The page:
by Tom Gaylord, a.k.a. B.B. Pelletier
Small things have a way of defining my life, and this is a story about one of them. When I was about 12, I bought a copy of the 1948 Shooter’s Bible in a used bookstore. It was full of guns, and I couldn’t get enough information about them back then. Unfortunately, the wonderful books I would discover on the subject like Sixguns by Keith and Yours Truly, Harvey Donaldson were still decades in the future — in the latter case, more than a half century. But, I had that old Shooter’s Bible — a book I still own, by the way. I read it and re-read it, unwittingly but also unerringly committing the pages to memory.
This original 1948 Shooter’s Bible was my constant companion in my youth.
Then, in the 1960s, when I was in college at San Jose State College (years before it became a university), I walked into an old sporting goods store in downtown San Jose, California, one day and stumbled upon what I thought was a time capsule — two new-in-the-box Sharpshooter catapult pistols whose design and specifications I’d committed to memory a decade earlier. Imagine my shock to learn that these two relics from what I thought was the 1940s timeframe were still for sale at the original 1948 price of $4.25!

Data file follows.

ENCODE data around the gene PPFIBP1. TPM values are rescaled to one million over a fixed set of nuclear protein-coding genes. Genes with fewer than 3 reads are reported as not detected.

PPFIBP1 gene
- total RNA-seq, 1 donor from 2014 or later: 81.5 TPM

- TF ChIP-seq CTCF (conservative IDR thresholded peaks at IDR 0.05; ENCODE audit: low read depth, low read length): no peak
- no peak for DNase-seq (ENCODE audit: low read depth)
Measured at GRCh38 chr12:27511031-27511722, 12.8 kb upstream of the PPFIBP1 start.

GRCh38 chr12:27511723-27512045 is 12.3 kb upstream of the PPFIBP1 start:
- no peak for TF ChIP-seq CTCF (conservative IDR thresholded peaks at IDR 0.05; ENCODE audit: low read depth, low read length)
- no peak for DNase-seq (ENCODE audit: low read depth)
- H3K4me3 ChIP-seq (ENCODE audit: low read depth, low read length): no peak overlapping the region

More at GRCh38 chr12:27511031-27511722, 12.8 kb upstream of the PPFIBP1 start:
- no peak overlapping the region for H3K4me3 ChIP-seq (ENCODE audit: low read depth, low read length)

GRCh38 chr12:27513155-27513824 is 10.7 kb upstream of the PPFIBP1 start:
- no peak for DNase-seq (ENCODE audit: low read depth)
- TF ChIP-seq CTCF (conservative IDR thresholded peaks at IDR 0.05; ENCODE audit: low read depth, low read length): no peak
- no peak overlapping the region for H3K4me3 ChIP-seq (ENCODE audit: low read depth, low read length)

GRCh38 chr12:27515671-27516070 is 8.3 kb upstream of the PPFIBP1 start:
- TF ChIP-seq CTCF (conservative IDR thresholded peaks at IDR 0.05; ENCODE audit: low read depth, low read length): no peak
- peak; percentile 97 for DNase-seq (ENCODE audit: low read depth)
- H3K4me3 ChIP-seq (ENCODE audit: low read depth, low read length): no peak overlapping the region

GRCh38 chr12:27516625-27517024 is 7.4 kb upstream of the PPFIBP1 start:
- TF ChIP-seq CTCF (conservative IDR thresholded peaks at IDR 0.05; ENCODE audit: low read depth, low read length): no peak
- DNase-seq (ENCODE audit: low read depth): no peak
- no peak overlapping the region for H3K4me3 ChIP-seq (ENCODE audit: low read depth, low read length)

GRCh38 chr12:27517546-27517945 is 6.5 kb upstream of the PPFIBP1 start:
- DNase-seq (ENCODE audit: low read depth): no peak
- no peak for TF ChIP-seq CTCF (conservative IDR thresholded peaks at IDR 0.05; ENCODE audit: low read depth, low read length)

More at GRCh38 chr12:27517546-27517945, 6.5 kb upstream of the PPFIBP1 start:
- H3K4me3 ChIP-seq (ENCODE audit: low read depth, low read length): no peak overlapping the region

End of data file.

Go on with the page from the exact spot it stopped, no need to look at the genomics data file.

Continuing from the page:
Sharpshooter pistols had a whole page of their own in “The Shooter’s Bible.”
The two Sharpshooters on the left are newer, post-WWII guns with plastic parts. The two on the right are from the 1940s. Details look similar this far away; but when you look closer, you can see how the guns were cheapened.
The metal launcher from before the war is tough. It seems to last indefinitely. As it’s pulled back, it lifts the sear (the metal piece on the right) that allows one lead ball to drop from the linear magazine into the launcher seat. Yes — this is a repeater!